Ten School of Education and Social Policy (SESP) seniors in the undergraduate honors program presented posters of their research projects on June 7. All are students of Penelope Peterson, SESP dean, and teaching assistant Eleanor Anderson, a doctoral student in the Learning Sciences program. Assistant Dean Susan Olson coordinated the event. Following is a description of each student's research.
Bonnie AlexanderSocial Policy
Millennials at Work: Gendered Vocational Aspirations in the Social Sciences of an Elite University
Alexander examined the career aspirations and values of members of the “Millennial generation.” She offers a picture of the “idealistic Millennial” and indicates how gender and race the contributions Millennials hope to make to society.
Adviser: Simone Ispa-Landa, PhD
Reader: Lonnie Dunlap, PhD
Aria FiatHuman Development and Psychological Services
Mind Your Mood: The Role Of Self-Focused, Temporal and Task-Unrelated Thinking in Onset Adolescent Depression
Fiat’s study found that compared to non-depressed adolescents, future depressed adolescents used more self-focused, past-focused and future-focused thinking. They also reported “thinking about nothing” significantly less.
Adviser: Emma Adam, PhD, and Lindsay Till Hoyt, MA
Reader: Robin Nusslock, PhD
Sari HernándezSecondary Education - English
What Makes a Reform Successful?: An Analysis of Socio-Political Factors in an Urban, Latino School
This study focused on a predominantly Latino, public high school that was able to successfully carry out reform. Through interviews with administrators, Local School Council members, and community members, this research concluded that success came from stable leadership, a strong LSC, support from local politicians and a positive community relationship.
Adviser: Carol D. Lee, PhD
Reader: Frances R. Aparicio, PhD
Mallory Mattimore MalanSocial Policy
Morality, Conflict, and Identity: The Role of Professionalism and Self in the Stories of Teachers on Strike
This study explored teachers’ professional identity construction following the Chicago Teacher Strike of 2012. The study found that the strike resulted in an emphasis on morality as fundamental to teachers’ selves and actions, an antagonized sense of self versus others and a diminished sense of professional esteem.
Adviser: Dan McAdams, PhD
Reader: James Spillane, PhD
Erica McLinLearning and Organizational Change
The Steepest Learning Curve: An Analysis of Discourse Before, During and After the 2012 Chicago Teacher Strike
This study analyzed discourse around education reform and labor disputes before, during and after the 2012 Chicago Teachers Union strike in the press releases of the Chicago Board of Education, Chicago Office of the Mayor, and Chicago Teachers Union. The dispute characterized in the press releases was only partially associated with the issues actually under negotiation.
Adviser: Jeannette Colyvas, PhD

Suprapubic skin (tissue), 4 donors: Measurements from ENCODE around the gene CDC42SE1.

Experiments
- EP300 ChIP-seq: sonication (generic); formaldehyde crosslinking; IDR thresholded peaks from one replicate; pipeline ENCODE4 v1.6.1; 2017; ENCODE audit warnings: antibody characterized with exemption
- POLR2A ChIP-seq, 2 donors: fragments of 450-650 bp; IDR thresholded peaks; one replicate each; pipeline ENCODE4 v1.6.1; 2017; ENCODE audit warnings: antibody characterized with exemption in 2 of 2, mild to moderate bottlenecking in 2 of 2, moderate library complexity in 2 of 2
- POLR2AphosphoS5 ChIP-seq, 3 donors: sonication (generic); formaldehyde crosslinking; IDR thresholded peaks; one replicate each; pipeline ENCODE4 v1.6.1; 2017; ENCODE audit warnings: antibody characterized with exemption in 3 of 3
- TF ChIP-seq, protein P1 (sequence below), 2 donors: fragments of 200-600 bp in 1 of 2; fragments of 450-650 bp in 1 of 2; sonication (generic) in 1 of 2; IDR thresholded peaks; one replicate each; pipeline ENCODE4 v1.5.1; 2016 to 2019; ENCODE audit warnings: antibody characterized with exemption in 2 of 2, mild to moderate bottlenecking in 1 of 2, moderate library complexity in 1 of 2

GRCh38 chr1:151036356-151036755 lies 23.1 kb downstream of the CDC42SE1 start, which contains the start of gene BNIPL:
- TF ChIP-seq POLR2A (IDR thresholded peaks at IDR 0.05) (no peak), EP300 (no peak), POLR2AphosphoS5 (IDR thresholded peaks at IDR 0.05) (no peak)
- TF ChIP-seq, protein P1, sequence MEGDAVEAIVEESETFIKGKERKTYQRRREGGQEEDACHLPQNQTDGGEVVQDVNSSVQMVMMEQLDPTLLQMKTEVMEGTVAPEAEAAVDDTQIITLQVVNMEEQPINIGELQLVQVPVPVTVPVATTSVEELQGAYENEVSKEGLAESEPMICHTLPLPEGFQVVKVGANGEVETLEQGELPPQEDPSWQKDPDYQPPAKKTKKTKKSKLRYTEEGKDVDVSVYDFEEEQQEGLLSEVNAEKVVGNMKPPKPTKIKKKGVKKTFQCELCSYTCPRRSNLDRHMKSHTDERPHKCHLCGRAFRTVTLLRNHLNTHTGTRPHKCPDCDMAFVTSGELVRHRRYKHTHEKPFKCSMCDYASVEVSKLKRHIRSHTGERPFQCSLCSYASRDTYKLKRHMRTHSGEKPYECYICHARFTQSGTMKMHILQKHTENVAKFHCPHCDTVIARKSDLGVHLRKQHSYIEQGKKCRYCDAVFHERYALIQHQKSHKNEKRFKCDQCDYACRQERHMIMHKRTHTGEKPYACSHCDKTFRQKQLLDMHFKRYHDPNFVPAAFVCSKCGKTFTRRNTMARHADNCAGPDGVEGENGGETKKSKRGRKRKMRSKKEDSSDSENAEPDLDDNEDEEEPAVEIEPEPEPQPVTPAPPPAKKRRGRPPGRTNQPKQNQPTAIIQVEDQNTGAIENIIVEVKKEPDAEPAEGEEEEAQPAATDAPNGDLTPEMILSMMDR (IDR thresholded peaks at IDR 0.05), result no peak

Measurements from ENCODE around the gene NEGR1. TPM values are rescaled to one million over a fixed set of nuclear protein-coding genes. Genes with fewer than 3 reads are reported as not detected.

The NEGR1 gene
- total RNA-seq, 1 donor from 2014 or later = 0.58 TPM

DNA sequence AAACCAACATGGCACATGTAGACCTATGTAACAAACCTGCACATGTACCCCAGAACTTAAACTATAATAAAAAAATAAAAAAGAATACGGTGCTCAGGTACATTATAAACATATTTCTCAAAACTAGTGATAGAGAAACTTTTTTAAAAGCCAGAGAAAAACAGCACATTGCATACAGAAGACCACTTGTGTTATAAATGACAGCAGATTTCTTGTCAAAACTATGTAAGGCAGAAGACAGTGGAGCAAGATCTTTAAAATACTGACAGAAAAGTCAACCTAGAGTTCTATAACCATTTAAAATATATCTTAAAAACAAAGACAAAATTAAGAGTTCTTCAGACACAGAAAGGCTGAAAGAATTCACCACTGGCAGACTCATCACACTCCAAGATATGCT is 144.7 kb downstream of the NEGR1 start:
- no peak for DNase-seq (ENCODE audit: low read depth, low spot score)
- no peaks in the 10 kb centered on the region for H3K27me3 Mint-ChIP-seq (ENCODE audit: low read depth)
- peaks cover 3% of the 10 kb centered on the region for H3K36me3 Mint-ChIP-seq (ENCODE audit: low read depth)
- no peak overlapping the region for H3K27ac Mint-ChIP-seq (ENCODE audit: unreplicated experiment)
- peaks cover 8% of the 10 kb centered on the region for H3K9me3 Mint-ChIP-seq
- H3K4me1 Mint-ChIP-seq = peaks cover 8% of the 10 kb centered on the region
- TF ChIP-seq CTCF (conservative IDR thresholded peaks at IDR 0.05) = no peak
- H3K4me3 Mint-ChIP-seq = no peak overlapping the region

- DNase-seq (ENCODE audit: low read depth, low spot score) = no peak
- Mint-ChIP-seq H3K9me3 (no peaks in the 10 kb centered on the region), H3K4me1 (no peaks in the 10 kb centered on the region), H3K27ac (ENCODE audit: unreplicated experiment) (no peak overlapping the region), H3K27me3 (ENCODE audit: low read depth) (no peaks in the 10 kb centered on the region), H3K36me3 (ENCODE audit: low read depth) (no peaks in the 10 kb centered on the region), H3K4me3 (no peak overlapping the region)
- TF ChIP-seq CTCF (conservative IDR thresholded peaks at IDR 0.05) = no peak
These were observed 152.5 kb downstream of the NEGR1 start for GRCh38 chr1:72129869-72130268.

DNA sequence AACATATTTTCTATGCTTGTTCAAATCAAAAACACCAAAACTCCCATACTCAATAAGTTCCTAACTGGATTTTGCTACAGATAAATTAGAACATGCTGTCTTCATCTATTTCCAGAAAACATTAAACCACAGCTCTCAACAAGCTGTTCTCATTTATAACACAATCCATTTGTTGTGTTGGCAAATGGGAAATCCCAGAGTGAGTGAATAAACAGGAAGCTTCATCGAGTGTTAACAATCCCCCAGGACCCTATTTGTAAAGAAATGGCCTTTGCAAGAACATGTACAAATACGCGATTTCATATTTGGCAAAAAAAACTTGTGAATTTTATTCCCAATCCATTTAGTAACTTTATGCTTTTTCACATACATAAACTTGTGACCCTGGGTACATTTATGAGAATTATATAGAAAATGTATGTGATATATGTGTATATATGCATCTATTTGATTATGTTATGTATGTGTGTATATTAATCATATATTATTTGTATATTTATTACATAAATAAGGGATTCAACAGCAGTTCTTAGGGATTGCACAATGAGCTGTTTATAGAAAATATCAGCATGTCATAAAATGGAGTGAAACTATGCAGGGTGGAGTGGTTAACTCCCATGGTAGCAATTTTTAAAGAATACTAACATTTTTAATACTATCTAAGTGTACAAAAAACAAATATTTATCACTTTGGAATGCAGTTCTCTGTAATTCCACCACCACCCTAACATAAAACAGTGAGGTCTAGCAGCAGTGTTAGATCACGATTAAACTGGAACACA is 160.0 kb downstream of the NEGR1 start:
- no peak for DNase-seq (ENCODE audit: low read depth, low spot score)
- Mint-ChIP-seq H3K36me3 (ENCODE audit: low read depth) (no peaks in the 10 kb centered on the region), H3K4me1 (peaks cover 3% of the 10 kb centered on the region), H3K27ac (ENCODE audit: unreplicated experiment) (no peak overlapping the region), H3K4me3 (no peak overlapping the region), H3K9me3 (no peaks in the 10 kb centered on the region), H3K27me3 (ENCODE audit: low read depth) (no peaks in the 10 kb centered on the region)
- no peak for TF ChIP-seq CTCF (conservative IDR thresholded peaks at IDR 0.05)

Reader: Jonathan Guryan, PhD
Levi MeleSocial Policy
The Mormon Effect: Exploring Religion, Family, and Class Influences on Human Capital in an Energy Industry Dependent Community
Based on the survey results, despite the appealing economic advantages of the oilfields and being members of a conservative Christian religion, many individuals in the study elected to continue their education. The study concludes that exposure to Mormon doctrine and culture has positive outcomes related to educational attainment.
Adviser: Lilah Shapiro, PhD
Reader: Jonathan Guryan, PhD, and Mesmin Destin, PhD
Morgan PurrierSocial Policy
What (and Who, When, Where, and How) Is Coming Out?
This study analyzes how gay men and lesbian women come to disclose their sexual identity and navigate their membership in larger communities. Gay men described a greater “social cost” related to their decision to come out, as compared with their lesbian counterparts, and were more likely to describe an individualistic identity.
Adviser: Simone Ispa-Landa, PhD
Reader: Edd Taylor, PhD
Victoria RombaHuman Development and Psychological Services
The Roaring 20s and Sturdy 30s? How Millennials Traverse the Path from 25 to 35
Open-ended interviews of 16 men and women aged 24-26 and 34-36 found that experience in the 20s is one of liminality, experience in the 30s is one of reevaluation, and transition out of emerging adulthood is one of trial and error.
Adviser: Regina Lopata Logan, PhD
Reader: Lilah Shapiro, PhD
Rose SloanSocial Policy
Labeled as Disabled? The Effects of No Child Left Behind on Students with Disabilities Rates in Florida Middle Schools from 2000-2005
Under No Child Left Behind, test scores of students with disabilities (SWD) not only count, but if schools meet the minimum threshold, these scores count in their own subgroup. This study found that Florida middle schools likely tried to fall below the threshold for counting a SWD subgroup.
Adviser: David Figlio, PhD
Reader: Diane Schanzenbach, PhD
Alexander StraleyLearning and Organizational Change
Engaging the Competitive Advantage: Perceived Interpersonal and Inter-Organizational Competition and Its Relation to Employee Engagement
Based on a survey of 154 employees, this study results found that as perceived inter-organizational competition increased, so too did employee engagement. As perceived interpersonal competition increased, employee engagement decreased.
Adviser: Gail Berger, PhD
Reader: Kimberly Scott, PhD